By Chelsea Seifer

It was sunny. I was going to the post office, midday on a Wednesday. It was not a holiday, it was not 2 a.m., just 12:45 p.m. on a regular Wednesday. I had missed the delivery of a package so I went to the office to pick it up. Following my errand, I walked to my internship. I work just two short blocks away from the USPS, so I walked. During the span of these two blocks, I was catcalled three times. Three times by men who were probably four times my age; and my first reaction was to blame myself. I thought, “You’re wearing a skirt and walking in front of a crowd of old men, Chelsea. What did you think was going to happen?” Granted this is not my first “rodeo” with street harassment, it can and often does happen everywhere to women. Regardless, and especially in today’s social climate of anti-sexual harassment movements, why do we accept it? Why do we just blame it on something menial and brush it off? The fact of the matter is that catcalling is a form of harassment that plagues women every day. It is a 24/7 worry of every girl and a problem that should not exist. 

Catcalling, the practice of unwanted whistling, hooting or comments of a sexual nature regarding the body of someone walking by, is the root of street harassment and an issue that affects women most prevalently in their youth. According to the Los Angeles Times, “the ages that [they] are most frequently catcalled are young, adolescent girls ranging from 11 to 17 years old”. 

My older sister is a sophomore at the University of California, Berkeley, and my parent’s greatest worries for her are not her unwritten future, studies or even student loans. The majority of their concerns with her have to do with her getting harassed. They constantly send her articles about college girls being raped, roofied or kidnapped. She’s living in a new city, away from us, and instead of getting to ask how her study groups go or what she’s learning, we have to ask if she walked home alone or if she got home safe. That is the world we live in. A world where even though there is a magnanimous sexual harassment movement circulating nationwide, the thought of being raped or abducted is still in the back of the head of every girl. A world where even when I am at school, the thought to not walk in front of guys so they can’t stare and to remember my earbuds so I can pretend not to hear the whistling catcalls are always there.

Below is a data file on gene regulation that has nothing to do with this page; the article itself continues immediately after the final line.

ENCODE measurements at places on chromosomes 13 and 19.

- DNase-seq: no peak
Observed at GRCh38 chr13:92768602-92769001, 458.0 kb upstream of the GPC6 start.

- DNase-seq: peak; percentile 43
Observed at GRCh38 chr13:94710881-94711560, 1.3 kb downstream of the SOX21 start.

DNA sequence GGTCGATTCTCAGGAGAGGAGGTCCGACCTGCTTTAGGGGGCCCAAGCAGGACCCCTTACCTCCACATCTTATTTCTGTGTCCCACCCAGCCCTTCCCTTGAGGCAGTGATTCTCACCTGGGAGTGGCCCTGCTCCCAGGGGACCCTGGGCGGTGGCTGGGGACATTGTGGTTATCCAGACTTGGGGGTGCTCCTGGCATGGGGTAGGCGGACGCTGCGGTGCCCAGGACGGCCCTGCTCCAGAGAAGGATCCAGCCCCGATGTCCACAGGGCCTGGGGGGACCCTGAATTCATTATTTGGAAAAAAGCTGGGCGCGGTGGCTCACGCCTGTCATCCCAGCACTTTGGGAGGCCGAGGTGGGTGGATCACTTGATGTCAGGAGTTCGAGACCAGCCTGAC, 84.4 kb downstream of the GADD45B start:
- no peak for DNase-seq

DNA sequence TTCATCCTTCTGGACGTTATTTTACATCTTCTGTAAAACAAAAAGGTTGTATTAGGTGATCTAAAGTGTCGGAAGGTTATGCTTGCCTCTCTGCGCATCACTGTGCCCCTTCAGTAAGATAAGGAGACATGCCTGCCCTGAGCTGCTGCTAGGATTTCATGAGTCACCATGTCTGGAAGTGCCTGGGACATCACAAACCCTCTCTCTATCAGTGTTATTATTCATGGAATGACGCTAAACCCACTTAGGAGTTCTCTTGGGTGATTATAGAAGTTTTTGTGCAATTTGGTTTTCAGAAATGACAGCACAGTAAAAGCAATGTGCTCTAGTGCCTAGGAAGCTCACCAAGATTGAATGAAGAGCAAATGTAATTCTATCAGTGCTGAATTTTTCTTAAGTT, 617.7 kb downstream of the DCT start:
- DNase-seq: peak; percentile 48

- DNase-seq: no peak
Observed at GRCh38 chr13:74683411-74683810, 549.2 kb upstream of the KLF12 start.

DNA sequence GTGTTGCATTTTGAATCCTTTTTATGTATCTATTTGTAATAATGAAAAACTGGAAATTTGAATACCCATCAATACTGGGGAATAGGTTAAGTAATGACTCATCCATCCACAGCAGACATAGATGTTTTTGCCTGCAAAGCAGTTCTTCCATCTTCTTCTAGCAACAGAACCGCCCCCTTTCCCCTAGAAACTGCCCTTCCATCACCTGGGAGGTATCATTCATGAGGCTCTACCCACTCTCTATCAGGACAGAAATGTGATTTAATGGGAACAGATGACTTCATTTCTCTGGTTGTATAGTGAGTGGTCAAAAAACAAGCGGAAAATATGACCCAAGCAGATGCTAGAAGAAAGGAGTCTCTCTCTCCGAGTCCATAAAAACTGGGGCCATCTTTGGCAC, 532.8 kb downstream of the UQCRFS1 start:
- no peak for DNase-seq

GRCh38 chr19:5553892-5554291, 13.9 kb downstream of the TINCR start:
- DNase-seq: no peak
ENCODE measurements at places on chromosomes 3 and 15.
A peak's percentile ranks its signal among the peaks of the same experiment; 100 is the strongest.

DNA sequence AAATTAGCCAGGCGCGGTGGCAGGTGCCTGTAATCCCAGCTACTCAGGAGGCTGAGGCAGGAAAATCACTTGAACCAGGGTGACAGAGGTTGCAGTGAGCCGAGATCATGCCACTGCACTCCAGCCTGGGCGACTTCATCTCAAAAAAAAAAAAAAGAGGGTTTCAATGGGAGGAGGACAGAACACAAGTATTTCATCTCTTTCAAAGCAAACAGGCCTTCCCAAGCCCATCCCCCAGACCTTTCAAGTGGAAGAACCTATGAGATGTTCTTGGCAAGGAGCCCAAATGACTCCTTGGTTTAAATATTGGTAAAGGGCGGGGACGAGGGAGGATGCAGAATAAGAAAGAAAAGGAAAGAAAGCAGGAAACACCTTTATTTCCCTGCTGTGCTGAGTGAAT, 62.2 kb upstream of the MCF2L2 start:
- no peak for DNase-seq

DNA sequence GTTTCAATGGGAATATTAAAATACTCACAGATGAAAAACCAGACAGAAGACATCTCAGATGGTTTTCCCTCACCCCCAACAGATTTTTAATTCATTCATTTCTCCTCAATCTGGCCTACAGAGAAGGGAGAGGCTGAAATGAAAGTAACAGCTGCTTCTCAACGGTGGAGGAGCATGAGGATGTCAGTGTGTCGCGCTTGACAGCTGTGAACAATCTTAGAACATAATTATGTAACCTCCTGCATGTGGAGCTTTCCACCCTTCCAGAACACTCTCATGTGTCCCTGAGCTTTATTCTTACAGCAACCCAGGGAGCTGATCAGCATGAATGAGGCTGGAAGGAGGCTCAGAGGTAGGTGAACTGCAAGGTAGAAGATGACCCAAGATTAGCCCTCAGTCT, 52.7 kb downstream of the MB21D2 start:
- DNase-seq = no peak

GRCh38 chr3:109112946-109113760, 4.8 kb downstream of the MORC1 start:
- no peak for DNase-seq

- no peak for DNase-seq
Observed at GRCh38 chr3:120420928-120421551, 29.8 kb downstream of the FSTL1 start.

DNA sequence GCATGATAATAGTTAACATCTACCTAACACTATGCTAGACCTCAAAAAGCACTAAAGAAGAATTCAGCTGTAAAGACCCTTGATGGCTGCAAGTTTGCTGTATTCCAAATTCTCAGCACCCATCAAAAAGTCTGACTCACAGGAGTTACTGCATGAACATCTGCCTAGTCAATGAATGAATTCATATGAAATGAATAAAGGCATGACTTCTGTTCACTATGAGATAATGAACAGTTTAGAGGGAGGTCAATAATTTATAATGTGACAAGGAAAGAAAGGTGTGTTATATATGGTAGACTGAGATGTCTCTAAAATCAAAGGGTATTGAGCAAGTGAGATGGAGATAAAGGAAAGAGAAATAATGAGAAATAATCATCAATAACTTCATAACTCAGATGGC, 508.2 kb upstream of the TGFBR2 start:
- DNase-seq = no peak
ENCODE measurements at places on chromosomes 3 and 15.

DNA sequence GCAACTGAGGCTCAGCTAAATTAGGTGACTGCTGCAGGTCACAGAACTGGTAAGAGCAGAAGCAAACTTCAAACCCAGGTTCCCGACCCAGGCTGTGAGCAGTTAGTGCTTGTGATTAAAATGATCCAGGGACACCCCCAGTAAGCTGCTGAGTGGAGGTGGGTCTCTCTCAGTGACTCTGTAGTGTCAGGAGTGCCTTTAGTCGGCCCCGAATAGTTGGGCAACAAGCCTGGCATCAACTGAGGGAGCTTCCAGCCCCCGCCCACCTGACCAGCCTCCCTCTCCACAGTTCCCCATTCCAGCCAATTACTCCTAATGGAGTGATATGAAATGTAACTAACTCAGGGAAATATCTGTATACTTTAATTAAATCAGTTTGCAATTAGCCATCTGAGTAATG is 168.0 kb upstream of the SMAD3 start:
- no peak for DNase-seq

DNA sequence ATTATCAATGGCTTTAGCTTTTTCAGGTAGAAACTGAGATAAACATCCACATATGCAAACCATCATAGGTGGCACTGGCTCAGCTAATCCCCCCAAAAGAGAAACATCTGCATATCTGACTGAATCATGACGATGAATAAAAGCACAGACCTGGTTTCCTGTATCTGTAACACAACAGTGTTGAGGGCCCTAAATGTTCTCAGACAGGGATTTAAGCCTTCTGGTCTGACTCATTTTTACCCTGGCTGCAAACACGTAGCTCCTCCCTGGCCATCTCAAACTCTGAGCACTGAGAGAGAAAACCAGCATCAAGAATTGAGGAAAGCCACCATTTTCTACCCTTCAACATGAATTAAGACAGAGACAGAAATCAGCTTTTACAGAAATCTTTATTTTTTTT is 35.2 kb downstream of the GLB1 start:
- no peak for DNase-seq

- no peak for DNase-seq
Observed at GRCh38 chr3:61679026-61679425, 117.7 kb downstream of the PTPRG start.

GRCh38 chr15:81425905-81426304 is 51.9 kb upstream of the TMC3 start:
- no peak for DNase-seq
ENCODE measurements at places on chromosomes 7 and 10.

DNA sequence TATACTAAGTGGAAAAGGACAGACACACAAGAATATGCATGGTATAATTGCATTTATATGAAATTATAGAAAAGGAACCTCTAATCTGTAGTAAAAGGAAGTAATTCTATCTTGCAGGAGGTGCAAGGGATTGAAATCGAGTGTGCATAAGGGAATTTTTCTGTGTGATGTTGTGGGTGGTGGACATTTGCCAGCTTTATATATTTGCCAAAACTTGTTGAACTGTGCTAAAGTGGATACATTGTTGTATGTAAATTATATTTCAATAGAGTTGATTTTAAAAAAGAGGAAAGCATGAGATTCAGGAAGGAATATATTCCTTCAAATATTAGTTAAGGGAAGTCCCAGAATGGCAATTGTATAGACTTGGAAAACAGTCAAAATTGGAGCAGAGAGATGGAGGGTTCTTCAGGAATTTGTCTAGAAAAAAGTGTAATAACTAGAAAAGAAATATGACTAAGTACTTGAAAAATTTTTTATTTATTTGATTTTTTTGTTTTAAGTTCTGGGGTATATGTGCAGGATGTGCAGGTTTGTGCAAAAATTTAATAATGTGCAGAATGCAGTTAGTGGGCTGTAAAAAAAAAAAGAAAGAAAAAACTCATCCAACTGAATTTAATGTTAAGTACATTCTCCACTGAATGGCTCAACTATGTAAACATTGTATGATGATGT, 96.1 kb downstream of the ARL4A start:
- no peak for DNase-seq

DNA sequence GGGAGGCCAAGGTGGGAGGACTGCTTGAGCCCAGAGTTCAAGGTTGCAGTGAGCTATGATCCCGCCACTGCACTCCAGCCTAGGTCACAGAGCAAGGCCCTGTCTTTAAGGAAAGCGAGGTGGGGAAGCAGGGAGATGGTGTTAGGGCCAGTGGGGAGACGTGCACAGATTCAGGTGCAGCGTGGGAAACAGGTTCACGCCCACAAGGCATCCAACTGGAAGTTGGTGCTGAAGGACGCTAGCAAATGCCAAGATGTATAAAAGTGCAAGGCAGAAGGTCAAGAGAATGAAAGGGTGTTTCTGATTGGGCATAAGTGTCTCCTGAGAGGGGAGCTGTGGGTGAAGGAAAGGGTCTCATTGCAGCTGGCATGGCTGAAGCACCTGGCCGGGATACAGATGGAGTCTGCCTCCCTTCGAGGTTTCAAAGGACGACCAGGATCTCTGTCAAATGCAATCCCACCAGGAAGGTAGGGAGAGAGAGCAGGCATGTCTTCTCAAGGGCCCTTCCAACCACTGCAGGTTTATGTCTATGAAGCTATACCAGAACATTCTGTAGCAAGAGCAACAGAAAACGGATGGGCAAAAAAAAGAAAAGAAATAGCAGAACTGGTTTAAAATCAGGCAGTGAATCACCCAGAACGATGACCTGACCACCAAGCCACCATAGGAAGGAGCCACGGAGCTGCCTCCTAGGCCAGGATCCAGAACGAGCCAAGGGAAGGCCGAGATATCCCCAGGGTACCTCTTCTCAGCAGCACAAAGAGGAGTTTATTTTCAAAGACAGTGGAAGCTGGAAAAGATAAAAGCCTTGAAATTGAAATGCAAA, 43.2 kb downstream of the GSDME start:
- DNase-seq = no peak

The root of this problem is obviously the men going after young girls, but it is also in the bystander apathy of the problem. A great deal of harassment occurs during the daytime in public places. People see harassment unfold, hear comments made and they do nothing. I was walking from 7th Street to 5th Street on curbs that border with a major freeway. Tens of drivers and fellow residents walking likely saw the crowds of guys harassing me and checking me out, but no one said anything. We cannot solve a problem if we are not willing to confront it.

In the way that the Big Mac and Facebook-ranting one’s political views are ingrained in what American culture is, the threat of sexual harassment is forever ingrained in the mindset of women. 

I volunteer for a crisis hotline, a hotline where I often get calls about rape. Calls from girls who have been taken advantage of and hence have been destroyed. Every time I get one, I always reinforce with them that it was not their fault. There is no piece of clothing small enough or drink strong enough to justify someone raping you or furthermore to put the blame on the victim. And while I push that they are not responsible for what transpired, when I myself get catcalled, my first instinct is to blame myself. My skirt is too short, I should have worn tights, constantly trying to find a tangible reason for why it happened to me. 

I just cannot make sense of it. I completely understand that everyone has their own battles and that this situation could be so much worse. If someone’s worst problem in life is that once every two weeks they get a wink and smile from a 50-year-old stranger, their life is probably pretty good for the most part. I just don’t understand why harassment happens in the first place. It is not like there is a worldwide shortage of women ranging from the ages of 30 and above. There are people of one’s own age for everyone, but men choose to be predators. They choose to go after the young girl jogging in Palisades Park. They choose to DM the girl whose Instagram bio clearly states “Samohi ‘20”. They choose to catcall the sixteen-year-old girl who just wanted her Levi’s jeans package. I do not get it. 

Chelsea Seifer is an intern at the Daily Press